The hound's head is tilted toward the sky and, judging by the shaggy fur flying up and away from its snout, into the wind. In the photograph, something about its gaze appears fixed, as if the animal has the scent of something carried on that current of air, some mystery it must suss out. It may be the same current that blows the hot-air balloons through the night sky in the photograph that hangs in the direction the dog's nose is pointing. Are they moving toward that same mystery on the wind? And if so, what will their passengers see by the light of the brilliant moon that cuts through the thick darkness around them?
When entering an exhibit titled "Notes on the Universe," questions come naturally – big questions, about the nature of all things and the connections among them. And indeed, in the work showing here, Keith Carter seems to be conducting some grand inquiry, an investigation into whatever cosmic force animates us and our fellow creatures on this planet. The inquiry takes four forms. One is the kind of photography for which this Southeast Texan has earned a following: black-and-white images, often shot with antique lenses, that capture children, landscapes, and, most notably, animals in an atmospheric, mythic state; some part of the image or even all of it may be indistinct, and yet we see clearly the subject's essence. So it is with the hound in Bog Dog, a canine sniffing engine firing up all 300 million olfactory sensors to nail that smell, and with the two figures in Mother & Child, a dear summation of maternal care captured from behind, mama holding exhausted babe, one arm hanging limp as her head nestles in the crook of mama's neck and shoulder, their skin like polished ebony exquisitely set off by the white clothing and head coverings they wear. In this approach, Carter seems to be documenting fundamentals of life in all their wonder. But in another approach, his photographs focus on representations of life, paintings and statues of animals and what may be taxidermied creatures that once lived. These are largely in color – sometimes vibrant color, as in The Birth of Venus, a portrait of a kind of pheasant with iridescent feathers, some of which sprout like wildflowers from the top of its head – and yet the subjects lack the spark of life seen in the other images. The closeness with which Carter shoots them suggests that he might be scrutinizing the subjects for that missing quality of vitality. What makes a thing alive?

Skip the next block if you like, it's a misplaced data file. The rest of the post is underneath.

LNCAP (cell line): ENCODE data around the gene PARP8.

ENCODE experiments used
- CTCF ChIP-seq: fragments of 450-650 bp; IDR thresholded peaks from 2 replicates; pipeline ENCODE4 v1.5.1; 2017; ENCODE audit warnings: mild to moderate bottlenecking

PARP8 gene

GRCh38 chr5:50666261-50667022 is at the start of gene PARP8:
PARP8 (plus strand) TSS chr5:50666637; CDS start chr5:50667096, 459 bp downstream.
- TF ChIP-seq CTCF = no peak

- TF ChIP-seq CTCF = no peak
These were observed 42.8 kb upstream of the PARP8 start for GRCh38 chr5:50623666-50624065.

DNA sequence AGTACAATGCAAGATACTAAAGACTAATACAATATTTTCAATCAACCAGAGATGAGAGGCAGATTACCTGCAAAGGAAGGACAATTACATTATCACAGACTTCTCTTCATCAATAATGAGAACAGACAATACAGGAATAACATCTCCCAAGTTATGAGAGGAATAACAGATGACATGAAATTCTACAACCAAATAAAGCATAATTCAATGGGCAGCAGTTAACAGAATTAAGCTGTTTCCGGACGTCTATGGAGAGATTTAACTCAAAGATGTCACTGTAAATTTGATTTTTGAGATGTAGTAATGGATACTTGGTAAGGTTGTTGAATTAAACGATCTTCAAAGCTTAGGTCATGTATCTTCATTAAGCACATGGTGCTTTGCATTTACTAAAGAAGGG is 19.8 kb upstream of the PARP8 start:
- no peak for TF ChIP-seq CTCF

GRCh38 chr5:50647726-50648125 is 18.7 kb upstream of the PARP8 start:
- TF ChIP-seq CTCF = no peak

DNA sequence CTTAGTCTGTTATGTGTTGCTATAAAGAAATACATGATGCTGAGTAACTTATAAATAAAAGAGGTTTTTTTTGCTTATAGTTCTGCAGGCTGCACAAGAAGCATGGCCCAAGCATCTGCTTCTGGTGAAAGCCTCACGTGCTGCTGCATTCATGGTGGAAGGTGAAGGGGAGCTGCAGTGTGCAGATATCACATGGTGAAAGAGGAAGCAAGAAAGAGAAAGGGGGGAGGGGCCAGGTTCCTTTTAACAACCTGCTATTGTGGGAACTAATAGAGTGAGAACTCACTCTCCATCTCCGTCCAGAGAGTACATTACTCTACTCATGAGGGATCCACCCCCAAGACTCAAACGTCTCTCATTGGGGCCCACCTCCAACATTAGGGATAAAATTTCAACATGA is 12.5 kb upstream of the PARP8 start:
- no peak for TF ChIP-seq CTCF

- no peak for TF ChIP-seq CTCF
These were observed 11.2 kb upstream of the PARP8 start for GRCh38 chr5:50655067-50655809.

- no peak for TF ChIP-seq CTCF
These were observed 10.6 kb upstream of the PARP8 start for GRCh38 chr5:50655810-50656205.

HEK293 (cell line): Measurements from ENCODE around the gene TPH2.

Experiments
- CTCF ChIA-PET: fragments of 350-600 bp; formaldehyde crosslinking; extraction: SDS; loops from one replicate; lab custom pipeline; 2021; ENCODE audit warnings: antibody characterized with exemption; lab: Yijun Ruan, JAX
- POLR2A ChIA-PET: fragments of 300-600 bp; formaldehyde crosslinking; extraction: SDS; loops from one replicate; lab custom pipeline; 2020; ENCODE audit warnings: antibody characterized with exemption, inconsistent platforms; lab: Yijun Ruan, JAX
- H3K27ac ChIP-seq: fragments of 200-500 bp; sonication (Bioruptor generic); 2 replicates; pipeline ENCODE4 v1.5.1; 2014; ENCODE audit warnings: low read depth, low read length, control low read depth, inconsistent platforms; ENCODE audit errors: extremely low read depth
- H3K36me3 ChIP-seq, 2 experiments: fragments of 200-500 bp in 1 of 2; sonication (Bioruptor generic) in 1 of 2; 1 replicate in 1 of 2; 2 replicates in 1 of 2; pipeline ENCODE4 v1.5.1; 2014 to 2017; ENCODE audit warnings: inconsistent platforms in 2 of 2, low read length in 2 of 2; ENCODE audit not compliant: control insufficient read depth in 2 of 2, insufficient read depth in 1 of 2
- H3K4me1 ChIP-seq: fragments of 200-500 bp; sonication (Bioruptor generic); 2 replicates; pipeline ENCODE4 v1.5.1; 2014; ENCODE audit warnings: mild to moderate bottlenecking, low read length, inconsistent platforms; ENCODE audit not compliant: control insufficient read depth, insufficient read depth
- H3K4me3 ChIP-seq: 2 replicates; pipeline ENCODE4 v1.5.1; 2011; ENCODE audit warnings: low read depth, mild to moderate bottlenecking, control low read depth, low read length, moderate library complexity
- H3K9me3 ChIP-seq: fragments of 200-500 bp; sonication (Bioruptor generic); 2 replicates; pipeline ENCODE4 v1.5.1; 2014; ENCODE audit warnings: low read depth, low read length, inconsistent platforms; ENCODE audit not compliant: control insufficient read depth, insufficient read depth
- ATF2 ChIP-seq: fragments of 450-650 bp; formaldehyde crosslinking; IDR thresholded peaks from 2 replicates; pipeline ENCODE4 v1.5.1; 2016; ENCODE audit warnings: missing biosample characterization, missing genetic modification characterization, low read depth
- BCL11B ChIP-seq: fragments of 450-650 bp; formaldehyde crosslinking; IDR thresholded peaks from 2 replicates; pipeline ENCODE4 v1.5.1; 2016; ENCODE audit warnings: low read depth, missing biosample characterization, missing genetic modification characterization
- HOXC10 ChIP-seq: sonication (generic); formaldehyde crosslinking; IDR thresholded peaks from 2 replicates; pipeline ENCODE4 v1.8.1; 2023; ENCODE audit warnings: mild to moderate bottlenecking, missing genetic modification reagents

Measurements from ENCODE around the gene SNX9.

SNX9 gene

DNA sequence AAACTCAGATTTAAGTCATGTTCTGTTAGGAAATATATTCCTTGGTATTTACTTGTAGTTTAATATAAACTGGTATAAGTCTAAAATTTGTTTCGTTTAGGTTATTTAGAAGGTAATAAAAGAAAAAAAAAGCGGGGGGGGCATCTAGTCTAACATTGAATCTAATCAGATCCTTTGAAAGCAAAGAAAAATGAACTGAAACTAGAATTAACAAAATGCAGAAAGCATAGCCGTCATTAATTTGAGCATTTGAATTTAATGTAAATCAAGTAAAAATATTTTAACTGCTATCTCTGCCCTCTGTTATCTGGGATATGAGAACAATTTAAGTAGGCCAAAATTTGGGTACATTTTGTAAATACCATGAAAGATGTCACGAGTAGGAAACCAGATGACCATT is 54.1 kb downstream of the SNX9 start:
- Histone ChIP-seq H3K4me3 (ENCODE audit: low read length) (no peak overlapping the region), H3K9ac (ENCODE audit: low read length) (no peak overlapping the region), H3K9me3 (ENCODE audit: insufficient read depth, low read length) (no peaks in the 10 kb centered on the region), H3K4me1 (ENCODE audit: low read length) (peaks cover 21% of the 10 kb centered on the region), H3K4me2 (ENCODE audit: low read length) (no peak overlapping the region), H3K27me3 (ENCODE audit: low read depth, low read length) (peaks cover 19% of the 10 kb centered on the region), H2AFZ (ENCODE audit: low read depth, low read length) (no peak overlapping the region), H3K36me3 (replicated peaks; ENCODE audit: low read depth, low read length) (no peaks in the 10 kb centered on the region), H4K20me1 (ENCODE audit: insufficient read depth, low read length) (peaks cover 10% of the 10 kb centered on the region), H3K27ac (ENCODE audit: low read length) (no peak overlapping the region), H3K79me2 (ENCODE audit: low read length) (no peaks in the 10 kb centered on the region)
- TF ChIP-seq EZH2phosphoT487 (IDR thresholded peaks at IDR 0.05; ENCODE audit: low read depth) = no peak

In the series that gives this exhibit its title, the photographer goes beneath the skin in search of answers. The nine studies on view here are in identical studded frames, inside of which are collages of stained handmade papers, calling cards from the 1850s, and small X-rays of animals – a beaver's tail, say, or a mole's claws. The age of the materials create the feel of an antique autopsy, with the minuscule dimensions of the X-rays – just an inch or two – making it seem as if we're examining the beasts through a microscope. But though these "notes" provide an interior view of the animals and the glow of their skeletons from the radiation suggests life, we still don't see it.
On the adjacent wall, however, is a group of animals who seem to see what we cannot: owls. In the eight images from his Nocturnes series, Carter offers commanding portraits of the nocturnal birds of prey, with deep, oily blacks enrobing them and making their pupils into midnight pits surrounded by white rings that blaze like the orb in the photo with the balloons. The owls, looking as wise as legend claims, stand like inscrutable sentinels, eternally guarding the universe and its secrets. Collectively, these are the most mesmerizing images in this fascinating show, if only for the impression they give of creatures seeing what the rest of us can only smell, feel, sense: the spirit moving through us, giving life.
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